Building a Diverse Newsroom

This tweet exposed the work Axios has to do to improve the diversity of its news room. It was jarring to see how few people of color the startup had working there at the time. Alexi McCammond, one of their top reporters, wasn’t in the shot, but that’s not much help.

If you click into the tweet, you’ll see folks going in on the lack of diversity at the startup. So, I was glad to see Axios partner with Howard to host one of their excellent Axios360 events. They recently hired a black journalist and I look forward to them making a concerted effort to adding more underrepresented journalists – of which I imagine this event is part of the strategy.

Building a newsroom is one of the things I’m most excited about in building CultureBanx. It’s been fantastic having Kori on board and I’ve got my eye on some other really talented business journalists. If we can execute on the vision for this thing, I’ll be able to recruit one of the most special news rooms out there.

Who are your favorite black business journalists?

No. 21: 3 Friday PM Reads – $50M to GetYourGuide | Race and Justice in America | Bitcoin, the Blockchain and Black People

  1. Kudos to fellow Woodberry Forest Tigers Johannes, Tao Tao and the rest of the Get Your Guide team on the $50m they raised from KKR. More vim to them as they continue helping folks have enjoyable trips around the world. I would be remiss to give a shoutout to Cherae and the Tastemakers Africa team and their push to get folks to see Africa as a destination for dope experiences, not just safaris.

  2. The Atlantic and Ta-Nehisi Coates hosted an important session yesterday on the state of race and justice in America. Consider taking some time this weekend to watch some of the conversations – in particular, take a look at the conversations on incarceration, sentencing drug offenders, and hope.

  3. Bitcoin, and increasingly the blockchain, has been on my mind. I got an email earlier this week listing two venture capital firms as having made more than 40 investments in startups working on bitcoin and/or blockchain technologies since 2012. Bitcoin is a completely new digital currency. The blockchain could completely change the way we give and receive information, data, money, making all these transactions instantaneously and centralizing the recording of these transactions. I am concerned about the extent to which the conversation around these technologies is not penetrating communities that underrepresented in Silicon Valley. Some next steps for me are to keep learning about the technology and to acquire some, and connecting with minorities working on developing bitcoin or blockchain technology. I’m happy to connect with people in your networks who are working on this.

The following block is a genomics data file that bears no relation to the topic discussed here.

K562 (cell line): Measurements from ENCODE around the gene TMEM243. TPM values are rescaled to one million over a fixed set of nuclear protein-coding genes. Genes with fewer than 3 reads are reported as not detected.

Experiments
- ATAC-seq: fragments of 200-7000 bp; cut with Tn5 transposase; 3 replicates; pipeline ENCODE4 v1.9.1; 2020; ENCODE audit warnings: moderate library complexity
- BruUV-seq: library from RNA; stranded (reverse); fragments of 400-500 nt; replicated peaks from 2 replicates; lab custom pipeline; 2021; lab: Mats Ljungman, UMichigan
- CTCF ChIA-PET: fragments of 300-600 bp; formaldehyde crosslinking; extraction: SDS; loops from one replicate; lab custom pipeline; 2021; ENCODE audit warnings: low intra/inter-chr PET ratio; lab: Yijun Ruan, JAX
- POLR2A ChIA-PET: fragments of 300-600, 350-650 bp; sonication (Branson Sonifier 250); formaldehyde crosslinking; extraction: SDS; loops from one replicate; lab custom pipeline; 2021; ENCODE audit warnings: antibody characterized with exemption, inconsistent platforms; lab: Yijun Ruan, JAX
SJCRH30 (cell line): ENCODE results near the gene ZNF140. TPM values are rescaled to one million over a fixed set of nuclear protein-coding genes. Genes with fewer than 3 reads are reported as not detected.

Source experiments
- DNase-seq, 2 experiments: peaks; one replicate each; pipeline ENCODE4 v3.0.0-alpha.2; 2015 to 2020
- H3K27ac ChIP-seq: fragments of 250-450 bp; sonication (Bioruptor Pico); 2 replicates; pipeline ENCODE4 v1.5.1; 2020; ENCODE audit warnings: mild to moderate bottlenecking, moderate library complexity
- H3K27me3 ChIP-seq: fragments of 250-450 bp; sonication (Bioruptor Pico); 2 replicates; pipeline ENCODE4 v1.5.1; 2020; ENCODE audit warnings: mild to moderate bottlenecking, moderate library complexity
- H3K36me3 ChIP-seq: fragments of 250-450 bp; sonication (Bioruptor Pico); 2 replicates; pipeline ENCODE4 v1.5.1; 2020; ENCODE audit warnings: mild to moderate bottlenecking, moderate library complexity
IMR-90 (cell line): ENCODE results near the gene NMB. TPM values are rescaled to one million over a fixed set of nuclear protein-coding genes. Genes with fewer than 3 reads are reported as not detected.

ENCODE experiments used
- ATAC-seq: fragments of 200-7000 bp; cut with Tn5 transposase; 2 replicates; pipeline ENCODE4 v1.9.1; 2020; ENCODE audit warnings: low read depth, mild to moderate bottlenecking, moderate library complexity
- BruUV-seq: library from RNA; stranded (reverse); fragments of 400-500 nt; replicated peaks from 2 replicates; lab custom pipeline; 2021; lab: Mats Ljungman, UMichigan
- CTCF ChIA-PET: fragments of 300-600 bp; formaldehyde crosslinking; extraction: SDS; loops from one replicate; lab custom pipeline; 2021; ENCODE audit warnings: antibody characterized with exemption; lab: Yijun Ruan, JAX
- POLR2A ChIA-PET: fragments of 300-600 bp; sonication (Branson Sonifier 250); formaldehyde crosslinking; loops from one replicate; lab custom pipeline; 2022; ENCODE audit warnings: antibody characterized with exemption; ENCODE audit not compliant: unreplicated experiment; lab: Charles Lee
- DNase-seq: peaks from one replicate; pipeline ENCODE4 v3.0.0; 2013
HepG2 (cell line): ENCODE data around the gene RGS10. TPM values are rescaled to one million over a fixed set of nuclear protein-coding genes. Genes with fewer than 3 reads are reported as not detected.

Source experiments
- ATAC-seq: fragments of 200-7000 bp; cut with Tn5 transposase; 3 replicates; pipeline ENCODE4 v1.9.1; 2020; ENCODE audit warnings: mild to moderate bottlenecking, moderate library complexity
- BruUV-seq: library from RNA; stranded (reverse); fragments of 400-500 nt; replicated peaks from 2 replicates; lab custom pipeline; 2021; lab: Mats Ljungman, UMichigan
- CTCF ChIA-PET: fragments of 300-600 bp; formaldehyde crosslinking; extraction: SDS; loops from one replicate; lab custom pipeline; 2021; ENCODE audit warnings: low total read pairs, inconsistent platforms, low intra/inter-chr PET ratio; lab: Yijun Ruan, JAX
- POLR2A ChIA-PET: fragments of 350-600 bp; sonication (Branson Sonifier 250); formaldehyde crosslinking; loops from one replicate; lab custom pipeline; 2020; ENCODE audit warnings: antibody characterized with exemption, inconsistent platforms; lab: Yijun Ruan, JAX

No. 11: 3 Thursday AM Reads – VW Scandal | New African Development Bank Chief of Staff | Zero to One

  1. You’ve probably seen the news of Martin Winterkorn’s resignation from his CEO post at the Volkswagen Group. Rough year for this guy. Earlier in the year, VW Group supervisory board chair Ferdinand Piech publicly stated that there was distance between him and Winterkorn. I wonder if anything related to this discovery of VW vehicles emitting pollutants up to 40 times the legal amount contributed to that distance. Look for Andrew Ross Sorkin to analyze Winterkorn’s apology (or lack thereof), and Harvard Business School to put out some case studies on leadership, the impact of government regulation on commerce, family-controlled businesses, and trust.

  2. New African Development Bank President Akinwumi Adesina announced yesterday that Dr. Sipho Moyo would be his Chief of Staff. My Howard University alum friends will like this, considering that she did quite a bit of graduate work there. Add Dr. Moyo to the list of women I’ll be pointing my daughter to. (As an aside, the little one has been killing it at school. She turns three in a couple weeks and is the youngest in her class that has students who will turn six during the school year. The feedback has been shock that she is so young, yet so vocal. That’s my girl!)

  3. I just finished up Zero to One by Peter Thiel. It’s provides helpful insight into how one of the most successful Silicon Valley entrepreneurs/investors thinks. In unpacking his perspective on the ingredients to building a company as meaningful as Facebook, PayPal, Palantir, and Netscape, he traces the evolution of the technology industry before and after the dot com bubble and addresses how our society tracks individuals to not put together the building blocks necessary to do big things. At a more granular level, he gives his perspective on building technology, marketing, creating a team of people who know each other really well, and the list goes on. I will probably give this one another read. Some of the thinking in the technology world is pretty fascinating. Some of it is a bit scary. The concept of singularity, for example, is something I need to chew on. Basically, it is that concept of humans transcending our limitations exponentially thanks to technology. Here’s Singularity evangelist Ray Kurzweil discussing the idea. Nassim Nicholas Taleb, author of Antifragile – the book I mentioned in my last post, says not nice things about Kurzweil in the book. Essentially, Taleb is all about stripping away things that he thinks make us die sooner – technology, GMOs, etc. Kurzweil is all about building tools that he thinks will make us immortal – technology, GMOs, etc.

No. 5: 7 Tuesday PM Reads